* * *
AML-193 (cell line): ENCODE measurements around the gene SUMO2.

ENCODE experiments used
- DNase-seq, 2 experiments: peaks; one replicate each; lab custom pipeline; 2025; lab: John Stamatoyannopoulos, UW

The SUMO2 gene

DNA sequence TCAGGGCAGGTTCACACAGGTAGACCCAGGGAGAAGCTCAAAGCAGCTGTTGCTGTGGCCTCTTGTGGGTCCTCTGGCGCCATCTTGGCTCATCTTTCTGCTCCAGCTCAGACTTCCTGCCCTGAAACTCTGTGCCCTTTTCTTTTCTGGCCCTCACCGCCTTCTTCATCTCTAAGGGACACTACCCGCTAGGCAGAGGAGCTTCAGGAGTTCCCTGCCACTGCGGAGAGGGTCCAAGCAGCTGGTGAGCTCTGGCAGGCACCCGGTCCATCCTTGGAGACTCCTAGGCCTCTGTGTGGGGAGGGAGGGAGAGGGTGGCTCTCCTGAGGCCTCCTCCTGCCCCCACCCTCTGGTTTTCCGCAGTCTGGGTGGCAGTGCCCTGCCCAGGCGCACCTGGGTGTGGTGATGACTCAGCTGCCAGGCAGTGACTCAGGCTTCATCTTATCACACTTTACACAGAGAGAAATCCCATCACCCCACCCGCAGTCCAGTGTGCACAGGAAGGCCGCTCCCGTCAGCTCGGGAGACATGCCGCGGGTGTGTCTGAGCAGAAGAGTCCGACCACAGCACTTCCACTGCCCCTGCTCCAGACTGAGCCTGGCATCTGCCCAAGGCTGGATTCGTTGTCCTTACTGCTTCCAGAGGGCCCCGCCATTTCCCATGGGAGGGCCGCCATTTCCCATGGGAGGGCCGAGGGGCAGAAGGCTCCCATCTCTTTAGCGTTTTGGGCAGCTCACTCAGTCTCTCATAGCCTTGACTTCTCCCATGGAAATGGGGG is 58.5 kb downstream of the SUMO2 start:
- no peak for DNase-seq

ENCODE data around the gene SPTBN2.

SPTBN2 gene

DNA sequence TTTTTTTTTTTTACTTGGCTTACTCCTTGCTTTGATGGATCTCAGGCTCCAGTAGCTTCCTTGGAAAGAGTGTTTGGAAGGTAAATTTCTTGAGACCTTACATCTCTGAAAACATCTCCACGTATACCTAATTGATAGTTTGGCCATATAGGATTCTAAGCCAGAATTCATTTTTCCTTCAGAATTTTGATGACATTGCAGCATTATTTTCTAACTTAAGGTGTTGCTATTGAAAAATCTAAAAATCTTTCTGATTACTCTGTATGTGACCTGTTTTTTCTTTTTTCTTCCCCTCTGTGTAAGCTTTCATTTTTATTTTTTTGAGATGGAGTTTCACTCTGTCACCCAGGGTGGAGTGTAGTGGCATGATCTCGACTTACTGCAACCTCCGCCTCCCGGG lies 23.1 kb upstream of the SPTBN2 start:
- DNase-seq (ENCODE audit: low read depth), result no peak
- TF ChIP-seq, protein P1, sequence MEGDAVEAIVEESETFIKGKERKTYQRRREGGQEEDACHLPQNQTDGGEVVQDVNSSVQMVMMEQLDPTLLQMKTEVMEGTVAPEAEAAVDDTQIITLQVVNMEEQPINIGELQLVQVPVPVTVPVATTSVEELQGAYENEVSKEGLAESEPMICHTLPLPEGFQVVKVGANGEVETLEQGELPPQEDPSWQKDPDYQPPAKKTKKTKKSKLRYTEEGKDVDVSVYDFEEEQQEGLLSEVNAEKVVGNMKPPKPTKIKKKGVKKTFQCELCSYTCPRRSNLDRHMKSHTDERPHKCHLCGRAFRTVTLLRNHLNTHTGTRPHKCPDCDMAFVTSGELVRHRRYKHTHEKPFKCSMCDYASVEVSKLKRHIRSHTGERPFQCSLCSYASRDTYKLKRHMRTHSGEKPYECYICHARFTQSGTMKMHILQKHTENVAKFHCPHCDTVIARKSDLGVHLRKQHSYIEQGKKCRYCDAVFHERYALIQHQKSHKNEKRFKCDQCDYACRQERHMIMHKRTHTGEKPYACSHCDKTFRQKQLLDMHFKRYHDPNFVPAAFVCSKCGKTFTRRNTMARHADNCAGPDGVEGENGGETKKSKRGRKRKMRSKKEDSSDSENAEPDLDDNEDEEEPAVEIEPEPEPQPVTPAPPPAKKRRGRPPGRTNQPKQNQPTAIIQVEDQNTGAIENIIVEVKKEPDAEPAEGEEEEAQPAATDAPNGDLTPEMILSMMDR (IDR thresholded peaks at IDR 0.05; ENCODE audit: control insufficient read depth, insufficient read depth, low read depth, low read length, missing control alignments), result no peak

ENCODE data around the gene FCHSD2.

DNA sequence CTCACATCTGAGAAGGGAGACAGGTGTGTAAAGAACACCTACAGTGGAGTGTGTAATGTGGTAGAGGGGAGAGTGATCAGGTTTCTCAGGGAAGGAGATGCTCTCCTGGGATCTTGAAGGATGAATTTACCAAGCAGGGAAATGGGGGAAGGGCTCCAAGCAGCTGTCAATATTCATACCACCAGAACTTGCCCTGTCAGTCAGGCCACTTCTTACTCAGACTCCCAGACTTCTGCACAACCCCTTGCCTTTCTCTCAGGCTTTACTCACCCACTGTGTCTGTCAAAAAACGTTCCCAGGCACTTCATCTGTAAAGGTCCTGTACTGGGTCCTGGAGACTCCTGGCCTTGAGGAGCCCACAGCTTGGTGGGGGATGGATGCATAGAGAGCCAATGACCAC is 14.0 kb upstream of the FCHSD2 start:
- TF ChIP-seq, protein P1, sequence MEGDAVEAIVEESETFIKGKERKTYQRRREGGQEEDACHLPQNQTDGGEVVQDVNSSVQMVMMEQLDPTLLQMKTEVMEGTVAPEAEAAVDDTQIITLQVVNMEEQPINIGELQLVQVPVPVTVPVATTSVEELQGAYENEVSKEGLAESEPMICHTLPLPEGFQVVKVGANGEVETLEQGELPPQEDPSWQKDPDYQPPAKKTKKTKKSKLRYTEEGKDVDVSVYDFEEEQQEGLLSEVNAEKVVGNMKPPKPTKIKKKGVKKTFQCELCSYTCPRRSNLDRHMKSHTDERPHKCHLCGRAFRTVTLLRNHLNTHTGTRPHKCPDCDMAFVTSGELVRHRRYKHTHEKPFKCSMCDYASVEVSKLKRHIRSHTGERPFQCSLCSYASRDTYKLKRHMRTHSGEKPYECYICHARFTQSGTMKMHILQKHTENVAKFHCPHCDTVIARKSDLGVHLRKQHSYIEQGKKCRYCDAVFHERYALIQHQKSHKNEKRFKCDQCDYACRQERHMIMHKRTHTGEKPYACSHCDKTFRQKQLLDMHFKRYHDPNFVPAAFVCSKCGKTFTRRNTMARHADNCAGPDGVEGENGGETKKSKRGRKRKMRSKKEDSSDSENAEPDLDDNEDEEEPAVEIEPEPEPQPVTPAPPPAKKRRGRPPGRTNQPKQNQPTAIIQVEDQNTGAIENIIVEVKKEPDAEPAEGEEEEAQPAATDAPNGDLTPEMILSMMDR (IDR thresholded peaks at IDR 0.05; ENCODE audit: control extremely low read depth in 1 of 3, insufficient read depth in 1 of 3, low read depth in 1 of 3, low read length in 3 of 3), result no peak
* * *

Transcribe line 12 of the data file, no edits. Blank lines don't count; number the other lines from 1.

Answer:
ENCODE data around the gene FCHSD2.